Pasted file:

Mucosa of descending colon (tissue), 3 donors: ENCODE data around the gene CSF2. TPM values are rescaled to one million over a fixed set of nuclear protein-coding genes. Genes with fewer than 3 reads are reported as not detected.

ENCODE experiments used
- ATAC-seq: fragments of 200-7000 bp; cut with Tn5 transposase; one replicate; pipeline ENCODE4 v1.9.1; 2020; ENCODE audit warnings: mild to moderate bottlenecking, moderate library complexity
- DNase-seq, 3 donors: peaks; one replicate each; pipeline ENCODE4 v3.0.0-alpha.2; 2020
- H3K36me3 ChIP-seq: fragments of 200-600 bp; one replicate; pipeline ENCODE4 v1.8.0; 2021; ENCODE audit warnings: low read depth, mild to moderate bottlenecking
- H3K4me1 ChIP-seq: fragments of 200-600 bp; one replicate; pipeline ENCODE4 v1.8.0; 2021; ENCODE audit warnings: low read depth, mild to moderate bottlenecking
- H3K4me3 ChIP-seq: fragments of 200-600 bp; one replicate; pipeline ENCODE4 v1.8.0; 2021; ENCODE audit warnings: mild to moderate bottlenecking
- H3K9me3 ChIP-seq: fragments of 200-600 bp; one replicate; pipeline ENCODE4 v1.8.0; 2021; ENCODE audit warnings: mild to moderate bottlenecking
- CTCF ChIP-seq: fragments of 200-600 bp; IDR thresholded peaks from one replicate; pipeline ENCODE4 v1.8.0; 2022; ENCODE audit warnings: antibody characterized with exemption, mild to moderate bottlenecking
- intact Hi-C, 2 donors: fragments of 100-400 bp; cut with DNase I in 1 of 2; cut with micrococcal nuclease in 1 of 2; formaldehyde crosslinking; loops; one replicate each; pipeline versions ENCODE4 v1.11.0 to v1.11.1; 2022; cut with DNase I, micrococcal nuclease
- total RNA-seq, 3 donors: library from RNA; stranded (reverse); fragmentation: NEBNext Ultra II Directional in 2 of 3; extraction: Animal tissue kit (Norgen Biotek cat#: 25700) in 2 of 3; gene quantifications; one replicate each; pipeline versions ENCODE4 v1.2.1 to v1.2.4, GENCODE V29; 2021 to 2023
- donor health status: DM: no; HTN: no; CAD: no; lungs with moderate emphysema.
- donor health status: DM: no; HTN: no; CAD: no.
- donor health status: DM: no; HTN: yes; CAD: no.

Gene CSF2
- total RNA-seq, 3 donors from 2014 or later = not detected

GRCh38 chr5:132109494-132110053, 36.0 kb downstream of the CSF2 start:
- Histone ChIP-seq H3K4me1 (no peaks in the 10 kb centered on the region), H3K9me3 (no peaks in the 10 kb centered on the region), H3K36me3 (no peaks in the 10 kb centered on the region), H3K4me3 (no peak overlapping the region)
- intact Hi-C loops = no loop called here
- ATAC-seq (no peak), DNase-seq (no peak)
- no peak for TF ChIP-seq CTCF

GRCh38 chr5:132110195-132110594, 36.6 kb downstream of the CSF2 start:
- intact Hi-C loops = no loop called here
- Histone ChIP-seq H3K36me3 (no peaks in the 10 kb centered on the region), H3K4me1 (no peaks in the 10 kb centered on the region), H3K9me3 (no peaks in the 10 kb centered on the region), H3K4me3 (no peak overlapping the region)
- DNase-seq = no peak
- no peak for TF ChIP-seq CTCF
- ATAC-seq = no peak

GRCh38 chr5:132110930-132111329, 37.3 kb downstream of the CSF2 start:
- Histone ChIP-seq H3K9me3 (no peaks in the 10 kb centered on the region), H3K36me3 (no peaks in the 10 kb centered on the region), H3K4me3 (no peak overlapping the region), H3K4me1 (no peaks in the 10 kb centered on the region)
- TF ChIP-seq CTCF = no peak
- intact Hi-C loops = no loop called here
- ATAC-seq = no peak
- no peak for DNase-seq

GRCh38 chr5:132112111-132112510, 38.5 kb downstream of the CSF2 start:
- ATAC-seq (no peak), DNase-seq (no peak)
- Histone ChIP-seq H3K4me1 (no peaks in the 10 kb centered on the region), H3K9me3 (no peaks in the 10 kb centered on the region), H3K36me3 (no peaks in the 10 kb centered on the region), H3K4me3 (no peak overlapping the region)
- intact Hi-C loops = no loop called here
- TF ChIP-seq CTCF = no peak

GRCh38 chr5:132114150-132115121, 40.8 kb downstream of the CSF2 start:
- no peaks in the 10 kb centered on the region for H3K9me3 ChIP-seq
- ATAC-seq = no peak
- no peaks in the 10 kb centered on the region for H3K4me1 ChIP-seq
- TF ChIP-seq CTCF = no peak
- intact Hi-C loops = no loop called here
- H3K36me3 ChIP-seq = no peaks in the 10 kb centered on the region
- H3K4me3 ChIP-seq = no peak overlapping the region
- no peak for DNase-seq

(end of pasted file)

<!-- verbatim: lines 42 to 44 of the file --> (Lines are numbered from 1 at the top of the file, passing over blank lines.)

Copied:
- no peaks in the 10 kb centered on the region for H3K4me1 ChIP-seq
- TF ChIP-seq CTCF = no peak
- intact Hi-C loops = no loop called here